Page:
Hard-pressed inner-city GPs condemn lack of representation

High list turnover, illegal migrants and prevalence pay cuts have driven inner-city practice down to a new nadir, GPs have warned.

Dr Paddy Glackin
Dr Paddy Glackin

Inner-city GPs have had a ‘terrible' year, according to Camden and Islington LMC secretary Dr Paddy Glackin.

Unrest among inner-city GPs is now threatening professional cohesion as they fear their interests are not represented.

‘At some point inner-city GPs must ask why we pay our GPC levy when we continue to lose out,' Dr Glackin said.

‘If people get pushed far enough they will seek other means of representation. I think the appetite is beginning to grow at LMC level.'

Unregistered patients make up 10-15% of inner-city populations, Dr Glackin said.

This creates a ‘farce of fair share allocations' as patients are on GP lists but PCTs are not funded for them, he said.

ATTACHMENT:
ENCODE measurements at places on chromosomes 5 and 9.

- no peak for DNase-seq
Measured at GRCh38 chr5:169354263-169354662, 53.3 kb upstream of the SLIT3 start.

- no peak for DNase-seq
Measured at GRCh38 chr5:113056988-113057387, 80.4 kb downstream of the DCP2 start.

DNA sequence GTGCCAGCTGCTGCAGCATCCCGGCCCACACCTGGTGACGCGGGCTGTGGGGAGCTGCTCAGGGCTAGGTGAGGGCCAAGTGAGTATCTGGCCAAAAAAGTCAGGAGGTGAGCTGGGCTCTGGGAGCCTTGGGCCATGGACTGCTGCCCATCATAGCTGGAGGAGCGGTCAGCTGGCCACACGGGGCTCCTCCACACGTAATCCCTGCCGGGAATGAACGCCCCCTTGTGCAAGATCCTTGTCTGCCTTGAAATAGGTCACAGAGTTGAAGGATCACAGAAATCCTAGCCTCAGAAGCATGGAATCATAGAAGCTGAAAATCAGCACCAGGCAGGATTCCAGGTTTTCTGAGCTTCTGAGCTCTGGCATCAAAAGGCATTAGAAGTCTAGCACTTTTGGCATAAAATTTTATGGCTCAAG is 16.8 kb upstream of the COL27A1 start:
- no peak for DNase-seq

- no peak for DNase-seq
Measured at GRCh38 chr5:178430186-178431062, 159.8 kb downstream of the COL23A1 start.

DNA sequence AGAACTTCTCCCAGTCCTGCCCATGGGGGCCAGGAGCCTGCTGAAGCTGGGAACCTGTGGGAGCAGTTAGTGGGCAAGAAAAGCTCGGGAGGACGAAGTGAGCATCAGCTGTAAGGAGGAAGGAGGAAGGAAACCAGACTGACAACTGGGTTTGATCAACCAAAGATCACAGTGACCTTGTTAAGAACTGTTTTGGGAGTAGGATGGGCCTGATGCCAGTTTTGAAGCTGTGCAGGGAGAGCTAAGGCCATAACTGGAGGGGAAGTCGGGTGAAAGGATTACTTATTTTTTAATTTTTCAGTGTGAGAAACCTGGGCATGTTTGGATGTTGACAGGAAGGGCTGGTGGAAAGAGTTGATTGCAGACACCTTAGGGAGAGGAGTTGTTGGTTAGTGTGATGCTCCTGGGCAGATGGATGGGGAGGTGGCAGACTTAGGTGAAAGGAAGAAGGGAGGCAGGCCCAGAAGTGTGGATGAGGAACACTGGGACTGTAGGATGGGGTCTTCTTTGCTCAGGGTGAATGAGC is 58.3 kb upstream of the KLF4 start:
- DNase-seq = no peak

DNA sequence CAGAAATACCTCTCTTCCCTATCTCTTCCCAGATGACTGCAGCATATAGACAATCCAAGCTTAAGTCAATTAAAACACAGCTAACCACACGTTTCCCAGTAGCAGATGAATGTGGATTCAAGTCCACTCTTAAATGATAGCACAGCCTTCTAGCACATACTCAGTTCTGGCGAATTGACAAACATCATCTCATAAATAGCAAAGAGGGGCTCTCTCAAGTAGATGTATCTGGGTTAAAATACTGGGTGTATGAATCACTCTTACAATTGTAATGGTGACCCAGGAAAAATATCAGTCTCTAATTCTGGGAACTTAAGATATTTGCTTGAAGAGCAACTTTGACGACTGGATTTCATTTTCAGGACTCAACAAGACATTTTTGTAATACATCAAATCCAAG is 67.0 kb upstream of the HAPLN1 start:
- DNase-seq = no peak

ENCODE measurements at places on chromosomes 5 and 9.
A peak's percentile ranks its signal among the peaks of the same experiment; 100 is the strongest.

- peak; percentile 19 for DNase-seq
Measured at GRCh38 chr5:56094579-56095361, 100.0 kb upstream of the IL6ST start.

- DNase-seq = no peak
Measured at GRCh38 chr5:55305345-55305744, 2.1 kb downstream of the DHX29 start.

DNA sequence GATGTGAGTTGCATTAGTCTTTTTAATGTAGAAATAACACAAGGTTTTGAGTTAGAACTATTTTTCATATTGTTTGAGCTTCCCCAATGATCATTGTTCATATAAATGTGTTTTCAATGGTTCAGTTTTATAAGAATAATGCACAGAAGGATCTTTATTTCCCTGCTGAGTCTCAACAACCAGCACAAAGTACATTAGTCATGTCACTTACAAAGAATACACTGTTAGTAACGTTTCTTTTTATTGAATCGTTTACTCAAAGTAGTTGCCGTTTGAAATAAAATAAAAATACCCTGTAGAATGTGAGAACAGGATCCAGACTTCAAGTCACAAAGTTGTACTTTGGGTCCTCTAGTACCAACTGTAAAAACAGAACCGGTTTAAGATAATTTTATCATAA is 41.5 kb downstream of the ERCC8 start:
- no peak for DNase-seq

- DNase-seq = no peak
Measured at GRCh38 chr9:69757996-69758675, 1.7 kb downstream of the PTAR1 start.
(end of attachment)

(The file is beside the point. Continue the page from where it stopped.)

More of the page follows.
‘In Newham the unregistered population is 50,000 more than stated,' Dr Glackin added.

High turnover of 25-30% of GP lists in most of inner London puts practices into a ‘qualitatively different situation' to practices with the national turnover rate of 5%, Dr Glackin said.

Dr Robert Morley, chief executive of Birmingham LMCs, warned: ‘When the PCT is not funded, practices pick up the tab.

Unregistered patients should be recognised historically via MPIG. But if it's a growing problem, they won't be.'

‘If a patient is not entitled to NHS care and requires immediate necessary treatment, we treat and our pay does not recognise this,' he said.

This year's LMCs' conference rejected calls for special representation for inner-city GPs.

GPC chairman Dr Laurence Buckman said that the GPC devotes time to all groups of GPs. He pointed out that several negotiators practise in inner-city areas.



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